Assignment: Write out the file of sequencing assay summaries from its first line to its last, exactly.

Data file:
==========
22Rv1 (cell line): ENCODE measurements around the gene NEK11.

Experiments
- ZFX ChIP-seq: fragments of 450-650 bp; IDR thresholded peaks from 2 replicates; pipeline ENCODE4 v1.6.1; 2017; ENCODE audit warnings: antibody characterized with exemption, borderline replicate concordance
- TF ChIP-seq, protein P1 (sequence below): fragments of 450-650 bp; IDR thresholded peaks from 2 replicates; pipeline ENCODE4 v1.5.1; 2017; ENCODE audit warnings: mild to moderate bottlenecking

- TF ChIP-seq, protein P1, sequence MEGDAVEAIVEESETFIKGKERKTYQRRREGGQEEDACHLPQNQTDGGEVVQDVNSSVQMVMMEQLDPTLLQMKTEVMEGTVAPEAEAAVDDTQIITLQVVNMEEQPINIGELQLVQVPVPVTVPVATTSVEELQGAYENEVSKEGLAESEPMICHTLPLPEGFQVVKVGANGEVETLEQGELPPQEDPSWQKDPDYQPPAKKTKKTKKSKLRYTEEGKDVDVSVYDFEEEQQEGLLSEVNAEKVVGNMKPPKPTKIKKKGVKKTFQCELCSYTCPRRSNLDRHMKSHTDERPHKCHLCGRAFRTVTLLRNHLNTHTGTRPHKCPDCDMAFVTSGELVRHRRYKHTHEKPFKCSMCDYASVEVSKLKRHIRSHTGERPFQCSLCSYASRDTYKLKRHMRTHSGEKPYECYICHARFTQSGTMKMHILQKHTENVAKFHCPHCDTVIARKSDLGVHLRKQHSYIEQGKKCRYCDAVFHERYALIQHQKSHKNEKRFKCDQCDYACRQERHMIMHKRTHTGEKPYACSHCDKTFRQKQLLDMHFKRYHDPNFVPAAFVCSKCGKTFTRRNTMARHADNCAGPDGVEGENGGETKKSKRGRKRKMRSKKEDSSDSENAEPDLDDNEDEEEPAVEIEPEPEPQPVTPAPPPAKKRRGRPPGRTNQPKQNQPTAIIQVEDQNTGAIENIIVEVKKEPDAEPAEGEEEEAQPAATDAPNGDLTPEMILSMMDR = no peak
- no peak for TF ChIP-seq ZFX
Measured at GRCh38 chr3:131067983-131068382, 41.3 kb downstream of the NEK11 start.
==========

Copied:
22Rv1 (cell line): ENCODE measurements around the gene NEK11.

Experiments
- ZFX ChIP-seq: fragments of 450-650 bp; IDR thresholded peaks from 2 replicates; pipeline ENCODE4 v1.6.1; 2017; ENCODE audit warnings: antibody characterized with exemption, borderline replicate concordance
- TF ChIP-seq, protein P1 (sequence below): fragments of 450-650 bp; IDR thresholded peaks from 2 replicates; pipeline ENCODE4 v1.5.1; 2017; ENCODE audit warnings: mild to moderate bottlenecking

- TF ChIP-seq, protein P1, sequence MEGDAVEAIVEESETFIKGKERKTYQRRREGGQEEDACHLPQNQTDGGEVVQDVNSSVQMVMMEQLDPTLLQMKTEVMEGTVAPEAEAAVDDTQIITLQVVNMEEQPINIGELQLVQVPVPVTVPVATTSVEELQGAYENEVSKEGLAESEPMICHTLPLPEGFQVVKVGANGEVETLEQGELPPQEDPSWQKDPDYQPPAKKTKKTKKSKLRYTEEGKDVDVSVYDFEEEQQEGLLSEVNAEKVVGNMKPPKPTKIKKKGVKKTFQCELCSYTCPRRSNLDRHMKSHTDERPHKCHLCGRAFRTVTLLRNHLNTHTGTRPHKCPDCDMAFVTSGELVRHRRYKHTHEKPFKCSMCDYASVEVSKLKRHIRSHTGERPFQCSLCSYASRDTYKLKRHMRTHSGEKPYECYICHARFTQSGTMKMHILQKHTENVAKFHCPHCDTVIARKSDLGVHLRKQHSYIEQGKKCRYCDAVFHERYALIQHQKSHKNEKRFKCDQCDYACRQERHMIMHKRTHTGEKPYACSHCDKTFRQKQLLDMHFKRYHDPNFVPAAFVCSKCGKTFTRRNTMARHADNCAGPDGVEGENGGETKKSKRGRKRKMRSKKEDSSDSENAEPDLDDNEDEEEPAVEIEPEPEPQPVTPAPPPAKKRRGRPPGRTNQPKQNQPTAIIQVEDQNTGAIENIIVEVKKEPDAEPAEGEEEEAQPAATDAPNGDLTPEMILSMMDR = no peak
- no peak for TF ChIP-seq ZFX
Measured at GRCh38 chr3:131067983-131068382, 41.3 kb downstream of the NEK11 start.